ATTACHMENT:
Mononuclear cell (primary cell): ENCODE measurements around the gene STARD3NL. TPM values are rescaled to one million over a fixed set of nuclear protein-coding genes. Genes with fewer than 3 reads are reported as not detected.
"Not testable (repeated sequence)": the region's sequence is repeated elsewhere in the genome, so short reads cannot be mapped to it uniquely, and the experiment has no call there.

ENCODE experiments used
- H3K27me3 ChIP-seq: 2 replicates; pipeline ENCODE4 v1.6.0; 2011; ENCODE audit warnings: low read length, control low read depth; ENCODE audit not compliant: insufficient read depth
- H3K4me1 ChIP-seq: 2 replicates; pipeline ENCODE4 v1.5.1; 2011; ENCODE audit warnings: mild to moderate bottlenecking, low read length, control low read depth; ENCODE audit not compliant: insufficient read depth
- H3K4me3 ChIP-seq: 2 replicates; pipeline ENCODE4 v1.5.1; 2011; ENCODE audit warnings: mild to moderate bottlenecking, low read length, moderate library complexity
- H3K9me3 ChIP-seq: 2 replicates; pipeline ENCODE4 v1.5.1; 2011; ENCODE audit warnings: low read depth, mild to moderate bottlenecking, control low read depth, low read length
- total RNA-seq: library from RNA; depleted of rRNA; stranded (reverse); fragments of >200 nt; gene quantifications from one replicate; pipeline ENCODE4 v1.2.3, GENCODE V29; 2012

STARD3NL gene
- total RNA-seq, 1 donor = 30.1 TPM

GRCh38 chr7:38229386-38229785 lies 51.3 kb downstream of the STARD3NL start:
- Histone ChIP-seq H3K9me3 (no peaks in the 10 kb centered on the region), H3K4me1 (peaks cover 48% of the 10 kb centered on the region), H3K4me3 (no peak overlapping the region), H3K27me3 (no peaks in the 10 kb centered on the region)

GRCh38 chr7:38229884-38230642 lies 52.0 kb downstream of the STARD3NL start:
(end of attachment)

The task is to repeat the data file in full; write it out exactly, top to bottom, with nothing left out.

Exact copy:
Mononuclear cell (primary cell): ENCODE measurements around the gene STARD3NL. TPM values are rescaled to one million over a fixed set of nuclear protein-coding genes. Genes with fewer than 3 reads are reported as not detected.
"Not testable (repeated sequence)": the region's sequence is repeated elsewhere in the genome, so short reads cannot be mapped to it uniquely, and the experiment has no call there.

ENCODE experiments used
- H3K27me3 ChIP-seq: 2 replicates; pipeline ENCODE4 v1.6.0; 2011; ENCODE audit warnings: low read length, control low read depth; ENCODE audit not compliant: insufficient read depth
- H3K4me1 ChIP-seq: 2 replicates; pipeline ENCODE4 v1.5.1; 2011; ENCODE audit warnings: mild to moderate bottlenecking, low read length, control low read depth; ENCODE audit not compliant: insufficient read depth
- H3K4me3 ChIP-seq: 2 replicates; pipeline ENCODE4 v1.5.1; 2011; ENCODE audit warnings: mild to moderate bottlenecking, low read length, moderate library complexity
- H3K9me3 ChIP-seq: 2 replicates; pipeline ENCODE4 v1.5.1; 2011; ENCODE audit warnings: low read depth, mild to moderate bottlenecking, control low read depth, low read length
- total RNA-seq: library from RNA; depleted of rRNA; stranded (reverse); fragments of >200 nt; gene quantifications from one replicate; pipeline ENCODE4 v1.2.3, GENCODE V29; 2012

STARD3NL gene
- total RNA-seq, 1 donor = 30.1 TPM

GRCh38 chr7:38229386-38229785 lies 51.3 kb downstream of the STARD3NL start:
- Histone ChIP-seq H3K9me3 (no peaks in the 10 kb centered on the region), H3K4me1 (peaks cover 48% of the 10 kb centered on the region), H3K4me3 (no peak overlapping the region), H3K27me3 (no peaks in the 10 kb centered on the region)

GRCh38 chr7:38229884-38230642 lies 52.0 kb downstream of the STARD3NL start: